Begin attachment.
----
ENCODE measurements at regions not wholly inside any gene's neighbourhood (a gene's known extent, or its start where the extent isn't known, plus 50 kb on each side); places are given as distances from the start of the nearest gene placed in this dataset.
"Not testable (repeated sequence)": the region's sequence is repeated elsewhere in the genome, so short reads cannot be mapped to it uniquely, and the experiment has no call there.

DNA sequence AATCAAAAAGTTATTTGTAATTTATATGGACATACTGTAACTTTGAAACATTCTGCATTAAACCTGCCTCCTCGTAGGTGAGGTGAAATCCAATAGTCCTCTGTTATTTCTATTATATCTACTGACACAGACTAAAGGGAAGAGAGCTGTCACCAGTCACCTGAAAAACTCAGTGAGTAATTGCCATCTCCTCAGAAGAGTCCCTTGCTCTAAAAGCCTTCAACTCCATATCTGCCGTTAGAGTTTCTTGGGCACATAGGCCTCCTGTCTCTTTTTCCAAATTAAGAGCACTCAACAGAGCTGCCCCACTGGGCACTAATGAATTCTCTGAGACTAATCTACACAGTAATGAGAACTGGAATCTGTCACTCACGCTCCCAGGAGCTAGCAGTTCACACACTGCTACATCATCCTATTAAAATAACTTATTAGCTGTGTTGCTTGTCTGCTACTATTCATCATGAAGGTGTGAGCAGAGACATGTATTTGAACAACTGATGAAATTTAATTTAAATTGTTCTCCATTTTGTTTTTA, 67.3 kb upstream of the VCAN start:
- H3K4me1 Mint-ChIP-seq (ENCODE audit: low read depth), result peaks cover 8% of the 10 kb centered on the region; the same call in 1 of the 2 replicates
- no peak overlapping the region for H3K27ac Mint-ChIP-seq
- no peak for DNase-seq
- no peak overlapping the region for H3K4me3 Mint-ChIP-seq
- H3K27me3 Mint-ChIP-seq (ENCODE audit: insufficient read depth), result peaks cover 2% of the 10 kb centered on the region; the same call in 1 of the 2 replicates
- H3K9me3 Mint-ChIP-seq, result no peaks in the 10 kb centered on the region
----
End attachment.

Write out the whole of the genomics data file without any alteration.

ENCODE measurements at regions not wholly inside any gene's neighbourhood (a gene's known extent, or its start where the extent isn't known, plus 50 kb on each side); places are given as distances from the start of the nearest gene placed in this dataset.
"Not testable (repeated sequence)": the region's sequence is repeated elsewhere in the genome, so short reads cannot be mapped to it uniquely, and the experiment has no call there.

DNA sequence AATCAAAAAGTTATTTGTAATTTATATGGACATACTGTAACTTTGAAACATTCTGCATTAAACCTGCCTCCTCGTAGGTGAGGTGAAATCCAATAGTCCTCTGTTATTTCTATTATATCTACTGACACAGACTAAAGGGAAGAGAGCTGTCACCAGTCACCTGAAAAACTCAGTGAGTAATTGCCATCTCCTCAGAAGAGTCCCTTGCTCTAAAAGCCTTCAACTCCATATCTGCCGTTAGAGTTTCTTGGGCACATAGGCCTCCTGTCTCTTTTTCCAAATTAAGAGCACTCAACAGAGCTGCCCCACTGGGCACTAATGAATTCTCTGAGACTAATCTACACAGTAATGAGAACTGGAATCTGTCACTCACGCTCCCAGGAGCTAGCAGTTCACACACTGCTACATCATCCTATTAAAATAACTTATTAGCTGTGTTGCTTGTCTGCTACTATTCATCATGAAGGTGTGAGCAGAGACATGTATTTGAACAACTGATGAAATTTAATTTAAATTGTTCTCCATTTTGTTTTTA, 67.3 kb upstream of the VCAN start:
- H3K4me1 Mint-ChIP-seq (ENCODE audit: low read depth), result peaks cover 8% of the 10 kb centered on the region; the same call in 1 of the 2 replicates
- no peak overlapping the region for H3K27ac Mint-ChIP-seq
- no peak for DNase-seq
- no peak overlapping the region for H3K4me3 Mint-ChIP-seq
- H3K27me3 Mint-ChIP-seq (ENCODE audit: insufficient read depth), result peaks cover 2% of the 10 kb centered on the region; the same call in 1 of the 2 replicates
- H3K9me3 Mint-ChIP-seq, result no peaks in the 10 kb centered on the region